Tour guide to Kandy Sri Lanka !
Kandy, a UNESCO world heritage site, was the seat of the last Sri Lankan kingdom. As the cultural capital of the island, it is popularly referred to as “Maha Nuwara”, meaning “The Great City”. If you want to have a taste of Sri Lankan royalty, this is where you will find it.
The name Kandy is derived from the Sinhalese word “Kanda”, meaning a hill. Located at the foothills of the central highlands on the banks of the Mahaweli Ganga, Sri Lanka’s largest river, Kandy forms the Southern tip of the cultural triangle. Declared as a UNESCO World Heritage site in 1988, Kandy has become over the years a major tourist destination for those in search of an authentic experience of yesteryear Sri Lanka. Visitors are also treated to a cultural immersion thanks to the temples, arts and architecture of Kandy.
The city is considered sacred to Buddhists who flock here especially during the world-famous multi-coloured Esala Perehera (“Feast of the Tooth”) cultural processions during which a multitude of dancers and musicians accompany a parade of beautifully decorated elephants.
How to get to Kandy Sri Lanka and how to move in and around
You can reach Kandy from Colombo by train (the journey two and a half hours if you catch the Intercity Express) or by bus (it takes around 3 hours). By car, it takes less than 3 hours. A quicker option would be to take the seaplane from Colombo.
Once in Kandy, you can visit many places on foot. If you are travelling with young children, it is better to catch a tuk-tuk especially during the hot season.
If you wish to get to other places of interest in Sri Lanka from Kandy, there are buses available to almost all popular destinations. Buses leave from the bus stand close to the railway station.
If you are visiting Kandy during the Esala Perehera festival, prices of hotels and guesthouses are higher than usual. Rooms are also hard to secure especially close to the festival dates. It is hence advisable to reserve your hotel rooms immediately after reserving your air tickets.
Kandy Tourism Information Centre
For all queries, you can contact the Kandy Tourism Information Centre:
Kandy City Centre
5 Sri Dalada Veediya
& +94 81 222 2661 / 1912
Top tourist attractions in Kandy in Sri Lanka
This is THE ultimate tourism feature in July or August. The days of the feast change each year and if you are absolutely keen on being there, book your plane tickets after checking the exact dates. You will then have to check and book your rooms in Kandy.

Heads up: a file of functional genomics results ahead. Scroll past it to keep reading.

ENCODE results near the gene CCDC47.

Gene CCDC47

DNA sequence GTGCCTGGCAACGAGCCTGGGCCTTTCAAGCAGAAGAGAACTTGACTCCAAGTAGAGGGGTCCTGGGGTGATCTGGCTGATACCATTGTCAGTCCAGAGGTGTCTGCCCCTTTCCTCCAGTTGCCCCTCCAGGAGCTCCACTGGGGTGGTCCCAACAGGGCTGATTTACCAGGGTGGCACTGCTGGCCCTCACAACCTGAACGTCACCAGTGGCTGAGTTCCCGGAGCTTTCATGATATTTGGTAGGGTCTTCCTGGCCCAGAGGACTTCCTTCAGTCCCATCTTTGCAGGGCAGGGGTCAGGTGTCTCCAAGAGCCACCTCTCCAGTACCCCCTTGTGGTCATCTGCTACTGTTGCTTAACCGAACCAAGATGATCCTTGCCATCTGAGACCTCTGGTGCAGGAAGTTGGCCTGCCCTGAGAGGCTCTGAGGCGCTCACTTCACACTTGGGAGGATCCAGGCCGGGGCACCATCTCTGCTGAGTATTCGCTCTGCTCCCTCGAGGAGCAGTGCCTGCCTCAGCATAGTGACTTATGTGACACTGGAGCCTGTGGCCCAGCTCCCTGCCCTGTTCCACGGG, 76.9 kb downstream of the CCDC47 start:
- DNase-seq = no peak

Esala Perehera is a choreographed procession of devotees, elephants and artists that D.H. Lawrence once described as a “perpetual fire-laughing motion among the slow shuffle of elephants.”
Esala Perehera starts with the planting of the “Kapa”, a ceremony during which a blessed jackfruit tree is cut into four sections and planted in the enclosure of the four temples dedicated to the four guardian Hindu deities: Natha, Vishnu, Kataragama and Pattini. After this ceremony, the Perehera is conducted in the form of a procession for the next ten evenings in succession over a pre-determined route along the main streets of Kandy.
During the first five nights, the "Devale Perehera" take place within the premises of the four “Devales” (shrines) during which the priest of each “Devale” performs the rites accompanied by musicians, drummers, flag and canopy bearers, spearman and the Ran Ayudha, the sacred insignia of the Gods.
On the sixth night, the “Kumbal Perehera” begins and goes on for five days. The relic casket, which is a substitute for the Tooth Relic, is placed inside the ransivige affixed to the Maligawa Elephant, a colourfully decorated adult male elephant.
Whip-crackers and fireball acrobats clear the path and open the route. The Peramuna Rala (Front Official) rides the first elephant, followed by Kandyan drummers and dancers who in turn are followed by other elephants and a long procession of musicians, dancers and flag bearers. A group of singers dressed in white costumes announce the arrival of the Maligawa Tusker carrying the Sacred Tooth Relic.
The next five nights are dedicated to the “Randoli Perehera”, Randoli being the name of palanquins on which the queens of Kandy travelled.
After five nights of Randoli Perehera, the festival ends with the “Diya Kepeema”, the water-cutting ceremony, during which a priest enters the Mahaweli Ganga River and symbolically “cuts” the waters with a sword, to release symbolically the water necessary for the coming year.
The Temple of the Tooth (Sri Dalada Maligawa)
Located in the royal palace complex of the former King of Kandy, this temple built in the early eighteenth century is the hallmark of any visit in Kandy. It is known to house the relic of the tooth of the Buddha. Since ancient times, the relic has constantly played a major role in the history of the island because it is believed that whoever holds the relic holds the governance of the country. It is partly due to the temple that Kandy was listed as a UNESCO heritage site.